fighting spam and scams on the Internet
"419" Scam – Advance Fee / Fake Lottery Scam
The so-called "419" scam is a type of fraud dominated by criminals from Nigeria and other countries in Africa. Victims of the scam are promised a large amount of money, such as a lottery prize, inheritance, money sitting in some bank account, etc.
Victims never receive this non-existent fortune but are tricked into sending their money to the criminals, who remain anonymous. They hide their real identity and location by using fake names and fake postal addresses as well as communicating via anonymous free email accounts and mobile phones.
Keep in mind that scammers DO NOT use their real names when defrauding people.
The criminals either abuse names of real people or companies or invent names or addresses.
Any real people or companies mentioned below have NO CONNECTION to the scammers!
Read more about such scams here or in our 419 FAQ. Use the Scam-O-Matic to verify suspect emails.
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Some comments by the Scam-O-Matic about the following email:
- This email uses a separate reply address that is different from the sender address. Spammers use this to get replies even when the original spam sending accounts have been shut down. Also, sometimes the sender addresses are legitimate looking but fake and only the reply address is actually an email account controlled by the scammers.
- The following phrases in this message should put you on alert:
- "million dollars" (they want you to be blinded by the prospect of quick money, but the only money that ever changes hands in 419 scams is from you to the criminals)
- This email message is a 419 scam. Please see our 419 FAQ for more details on such scams.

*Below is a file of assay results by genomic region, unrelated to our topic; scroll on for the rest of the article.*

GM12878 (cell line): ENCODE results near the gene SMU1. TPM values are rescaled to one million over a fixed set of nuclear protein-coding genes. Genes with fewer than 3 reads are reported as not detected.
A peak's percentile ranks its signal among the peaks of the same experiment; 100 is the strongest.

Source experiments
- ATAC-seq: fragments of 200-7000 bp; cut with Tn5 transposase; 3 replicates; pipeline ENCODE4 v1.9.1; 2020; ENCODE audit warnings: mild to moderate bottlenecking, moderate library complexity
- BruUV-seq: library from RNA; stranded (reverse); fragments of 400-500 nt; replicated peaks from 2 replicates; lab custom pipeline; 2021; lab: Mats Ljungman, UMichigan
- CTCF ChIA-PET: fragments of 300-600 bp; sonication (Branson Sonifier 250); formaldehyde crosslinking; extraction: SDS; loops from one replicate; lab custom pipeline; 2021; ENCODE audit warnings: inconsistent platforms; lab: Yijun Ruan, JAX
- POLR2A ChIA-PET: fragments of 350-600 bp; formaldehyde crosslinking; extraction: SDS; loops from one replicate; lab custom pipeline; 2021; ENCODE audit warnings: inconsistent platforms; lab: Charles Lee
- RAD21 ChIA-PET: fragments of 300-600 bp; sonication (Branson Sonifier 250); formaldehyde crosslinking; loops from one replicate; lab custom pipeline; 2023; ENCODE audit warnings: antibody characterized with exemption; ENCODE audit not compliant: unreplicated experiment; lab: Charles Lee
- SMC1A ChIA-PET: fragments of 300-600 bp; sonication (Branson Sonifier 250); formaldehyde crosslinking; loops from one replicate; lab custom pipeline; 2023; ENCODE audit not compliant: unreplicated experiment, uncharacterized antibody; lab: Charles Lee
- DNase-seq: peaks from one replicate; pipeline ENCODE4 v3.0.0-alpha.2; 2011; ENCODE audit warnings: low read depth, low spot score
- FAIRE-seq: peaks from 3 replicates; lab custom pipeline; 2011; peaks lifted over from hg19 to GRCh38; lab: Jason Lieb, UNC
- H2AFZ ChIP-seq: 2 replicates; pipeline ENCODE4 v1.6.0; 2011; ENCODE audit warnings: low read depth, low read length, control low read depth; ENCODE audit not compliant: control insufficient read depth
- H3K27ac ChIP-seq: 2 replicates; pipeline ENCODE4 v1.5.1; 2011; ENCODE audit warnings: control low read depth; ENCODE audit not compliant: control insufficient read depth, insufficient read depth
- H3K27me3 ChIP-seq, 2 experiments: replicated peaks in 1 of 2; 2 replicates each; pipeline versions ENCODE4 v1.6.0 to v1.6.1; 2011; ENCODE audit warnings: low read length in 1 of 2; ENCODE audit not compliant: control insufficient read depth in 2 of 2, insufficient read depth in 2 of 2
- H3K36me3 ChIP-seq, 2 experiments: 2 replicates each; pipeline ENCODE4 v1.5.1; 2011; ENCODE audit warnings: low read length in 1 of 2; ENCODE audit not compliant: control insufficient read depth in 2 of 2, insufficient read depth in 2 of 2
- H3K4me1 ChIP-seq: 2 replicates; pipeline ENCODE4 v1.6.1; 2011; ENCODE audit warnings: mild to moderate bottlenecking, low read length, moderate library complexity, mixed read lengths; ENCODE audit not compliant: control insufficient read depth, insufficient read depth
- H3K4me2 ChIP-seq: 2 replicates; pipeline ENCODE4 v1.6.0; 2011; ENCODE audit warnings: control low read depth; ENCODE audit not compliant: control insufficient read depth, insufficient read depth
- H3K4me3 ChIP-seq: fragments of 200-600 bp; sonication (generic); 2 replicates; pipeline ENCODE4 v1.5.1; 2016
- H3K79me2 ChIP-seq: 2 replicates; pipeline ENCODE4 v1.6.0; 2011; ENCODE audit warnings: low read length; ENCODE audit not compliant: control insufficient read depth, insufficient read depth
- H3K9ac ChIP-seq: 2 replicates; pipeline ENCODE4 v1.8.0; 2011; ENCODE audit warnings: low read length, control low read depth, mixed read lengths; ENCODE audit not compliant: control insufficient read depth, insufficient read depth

- This email lists free webmail addresses. Use of such addresses is typical for scams. Lotteries, banks and any but the smallest of companies do not normally use such addresses. Criminals use them to anonymously send and receive email at Internet cafes.
- email@example.com (Yahoo; can be used from anywhere worldwide)
Fraud email example:
Date: Fri, 25 May 2012 02:25:04 +0600
Subject: Can we trust you?
I do hope my email meet's you in good health, I'm Capt Wilfred Wilson a
U.S.helicopter maintenance supervisor in the 3rd Infantry Division, in
Syria. I am writing to solicit your allegiance as the custodian to an
asset value of 10 Million dollars that we are transferring out of the
My partners and I are in need of someone we can trust to actualize this
venture. The money is from oil proceeds and is legal. We are moving it
through a diplomatic pouch to your house directly or a safe and secured
location of your choice through a diplomatic pouch. Can we trust you? Once
you receive the funds, you take an awesome reward of 30% then keep our
70%. Your role is to find a safe place where the funds will be deliver.
We seek your utmost rationality and confidentiality in this. If you are
interested reply to firstname.lastname@example.org then I will furnish you
with more details.
Capt Wilfred Wilson
God Bless America!!